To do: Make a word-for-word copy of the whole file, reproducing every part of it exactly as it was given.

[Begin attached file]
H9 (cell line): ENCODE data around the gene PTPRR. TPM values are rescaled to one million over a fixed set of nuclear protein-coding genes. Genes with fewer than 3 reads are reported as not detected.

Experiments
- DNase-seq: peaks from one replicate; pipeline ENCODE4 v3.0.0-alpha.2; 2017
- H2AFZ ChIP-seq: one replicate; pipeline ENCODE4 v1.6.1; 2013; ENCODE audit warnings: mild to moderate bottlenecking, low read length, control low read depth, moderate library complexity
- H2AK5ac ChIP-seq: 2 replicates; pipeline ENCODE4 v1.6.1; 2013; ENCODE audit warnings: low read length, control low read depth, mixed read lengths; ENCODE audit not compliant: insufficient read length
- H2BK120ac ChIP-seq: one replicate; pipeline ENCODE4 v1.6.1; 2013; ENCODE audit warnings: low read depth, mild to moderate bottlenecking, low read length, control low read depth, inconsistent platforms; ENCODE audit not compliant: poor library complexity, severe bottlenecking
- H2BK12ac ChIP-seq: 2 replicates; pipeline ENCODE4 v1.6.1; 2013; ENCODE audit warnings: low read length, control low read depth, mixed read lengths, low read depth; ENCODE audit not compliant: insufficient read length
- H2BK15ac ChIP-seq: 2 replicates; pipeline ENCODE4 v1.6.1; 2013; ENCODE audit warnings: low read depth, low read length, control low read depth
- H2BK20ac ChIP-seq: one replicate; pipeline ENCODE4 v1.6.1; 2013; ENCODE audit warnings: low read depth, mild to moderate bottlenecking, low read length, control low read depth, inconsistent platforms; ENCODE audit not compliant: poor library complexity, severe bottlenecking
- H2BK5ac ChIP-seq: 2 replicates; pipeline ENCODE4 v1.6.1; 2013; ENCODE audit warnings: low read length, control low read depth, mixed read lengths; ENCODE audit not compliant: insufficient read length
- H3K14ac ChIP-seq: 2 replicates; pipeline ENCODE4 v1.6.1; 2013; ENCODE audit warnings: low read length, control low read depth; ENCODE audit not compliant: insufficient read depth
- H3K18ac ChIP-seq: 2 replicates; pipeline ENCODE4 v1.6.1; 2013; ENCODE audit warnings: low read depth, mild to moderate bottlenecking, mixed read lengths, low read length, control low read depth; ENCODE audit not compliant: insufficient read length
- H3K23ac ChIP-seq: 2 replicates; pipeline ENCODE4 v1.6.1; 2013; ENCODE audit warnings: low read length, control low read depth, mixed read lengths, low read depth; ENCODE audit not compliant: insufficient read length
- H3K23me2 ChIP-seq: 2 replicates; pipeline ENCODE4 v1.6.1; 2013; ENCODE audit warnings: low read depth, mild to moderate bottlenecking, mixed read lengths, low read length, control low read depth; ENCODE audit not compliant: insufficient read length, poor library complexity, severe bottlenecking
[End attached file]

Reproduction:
H9 (cell line): ENCODE data around the gene PTPRR. TPM values are rescaled to one million over a fixed set of nuclear protein-coding genes. Genes with fewer than 3 reads are reported as not detected.

Experiments
- DNase-seq: peaks from one replicate; pipeline ENCODE4 v3.0.0-alpha.2; 2017
- H2AFZ ChIP-seq: one replicate; pipeline ENCODE4 v1.6.1; 2013; ENCODE audit warnings: mild to moderate bottlenecking, low read length, control low read depth, moderate library complexity
- H2AK5ac ChIP-seq: 2 replicates; pipeline ENCODE4 v1.6.1; 2013; ENCODE audit warnings: low read length, control low read depth, mixed read lengths; ENCODE audit not compliant: insufficient read length
- H2BK120ac ChIP-seq: one replicate; pipeline ENCODE4 v1.6.1; 2013; ENCODE audit warnings: low read depth, mild to moderate bottlenecking, low read length, control low read depth, inconsistent platforms; ENCODE audit not compliant: poor library complexity, severe bottlenecking
- H2BK12ac ChIP-seq: 2 replicates; pipeline ENCODE4 v1.6.1; 2013; ENCODE audit warnings: low read length, control low read depth, mixed read lengths, low read depth; ENCODE audit not compliant: insufficient read length
- H2BK15ac ChIP-seq: 2 replicates; pipeline ENCODE4 v1.6.1; 2013; ENCODE audit warnings: low read depth, low read length, control low read depth
- H2BK20ac ChIP-seq: one replicate; pipeline ENCODE4 v1.6.1; 2013; ENCODE audit warnings: low read depth, mild to moderate bottlenecking, low read length, control low read depth, inconsistent platforms; ENCODE audit not compliant: poor library complexity, severe bottlenecking
- H2BK5ac ChIP-seq: 2 replicates; pipeline ENCODE4 v1.6.1; 2013; ENCODE audit warnings: low read length, control low read depth, mixed read lengths; ENCODE audit not compliant: insufficient read length
- H3K14ac ChIP-seq: 2 replicates; pipeline ENCODE4 v1.6.1; 2013; ENCODE audit warnings: low read length, control low read depth; ENCODE audit not compliant: insufficient read depth
- H3K18ac ChIP-seq: 2 replicates; pipeline ENCODE4 v1.6.1; 2013; ENCODE audit warnings: low read depth, mild to moderate bottlenecking, mixed read lengths, low read length, control low read depth; ENCODE audit not compliant: insufficient read length
- H3K23ac ChIP-seq: 2 replicates; pipeline ENCODE4 v1.6.1; 2013; ENCODE audit warnings: low read length, control low read depth, mixed read lengths, low read depth; ENCODE audit not compliant: insufficient read length
- H3K23me2 ChIP-seq: 2 replicates; pipeline ENCODE4 v1.6.1; 2013; ENCODE audit warnings: low read depth, mild to moderate bottlenecking, mixed read lengths, low read length, control low read depth; ENCODE audit not compliant: insufficient read length, poor library complexity, severe bottlenecking